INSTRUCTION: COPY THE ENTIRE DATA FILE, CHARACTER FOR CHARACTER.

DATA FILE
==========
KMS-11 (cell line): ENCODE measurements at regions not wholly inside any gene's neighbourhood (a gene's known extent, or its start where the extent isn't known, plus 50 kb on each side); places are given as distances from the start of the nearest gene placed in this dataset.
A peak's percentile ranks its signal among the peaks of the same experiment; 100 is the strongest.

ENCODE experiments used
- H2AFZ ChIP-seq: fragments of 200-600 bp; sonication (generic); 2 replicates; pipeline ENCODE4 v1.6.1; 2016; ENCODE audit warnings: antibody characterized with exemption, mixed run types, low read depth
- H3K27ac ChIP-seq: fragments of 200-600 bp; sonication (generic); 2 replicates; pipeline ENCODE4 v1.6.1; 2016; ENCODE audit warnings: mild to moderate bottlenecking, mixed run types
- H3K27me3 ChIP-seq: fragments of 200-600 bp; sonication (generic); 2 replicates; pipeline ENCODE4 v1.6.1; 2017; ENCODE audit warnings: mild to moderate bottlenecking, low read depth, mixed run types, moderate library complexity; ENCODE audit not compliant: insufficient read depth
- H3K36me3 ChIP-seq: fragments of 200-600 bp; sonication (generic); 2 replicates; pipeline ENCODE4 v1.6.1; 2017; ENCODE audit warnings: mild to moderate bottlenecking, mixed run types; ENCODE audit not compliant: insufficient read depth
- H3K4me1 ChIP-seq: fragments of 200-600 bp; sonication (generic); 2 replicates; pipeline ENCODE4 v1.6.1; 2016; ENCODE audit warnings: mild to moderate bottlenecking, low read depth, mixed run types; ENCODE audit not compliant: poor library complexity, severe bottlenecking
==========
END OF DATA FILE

KMS-11 (cell line): ENCODE measurements at regions not wholly inside any gene's neighbourhood (a gene's known extent, or its start where the extent isn't known, plus 50 kb on each side); places are given as distances from the start of the nearest gene placed in this dataset.
A peak's percentile ranks its signal among the peaks of the same experiment; 100 is the strongest.

ENCODE experiments used
- H2AFZ ChIP-seq: fragments of 200-600 bp; sonication (generic); 2 replicates; pipeline ENCODE4 v1.6.1; 2016; ENCODE audit warnings: antibody characterized with exemption, mixed run types, low read depth
- H3K27ac ChIP-seq: fragments of 200-600 bp; sonication (generic); 2 replicates; pipeline ENCODE4 v1.6.1; 2016; ENCODE audit warnings: mild to moderate bottlenecking, mixed run types
- H3K27me3 ChIP-seq: fragments of 200-600 bp; sonication (generic); 2 replicates; pipeline ENCODE4 v1.6.1; 2017; ENCODE audit warnings: mild to moderate bottlenecking, low read depth, mixed run types, moderate library complexity; ENCODE audit not compliant: insufficient read depth
- H3K36me3 ChIP-seq: fragments of 200-600 bp; sonication (generic); 2 replicates; pipeline ENCODE4 v1.6.1; 2017; ENCODE audit warnings: mild to moderate bottlenecking, mixed run types; ENCODE audit not compliant: insufficient read depth
- H3K4me1 ChIP-seq: fragments of 200-600 bp; sonication (generic); 2 replicates; pipeline ENCODE4 v1.6.1; 2016; ENCODE audit warnings: mild to moderate bottlenecking, low read depth, mixed run types; ENCODE audit not compliant: poor library complexity, severe bottlenecking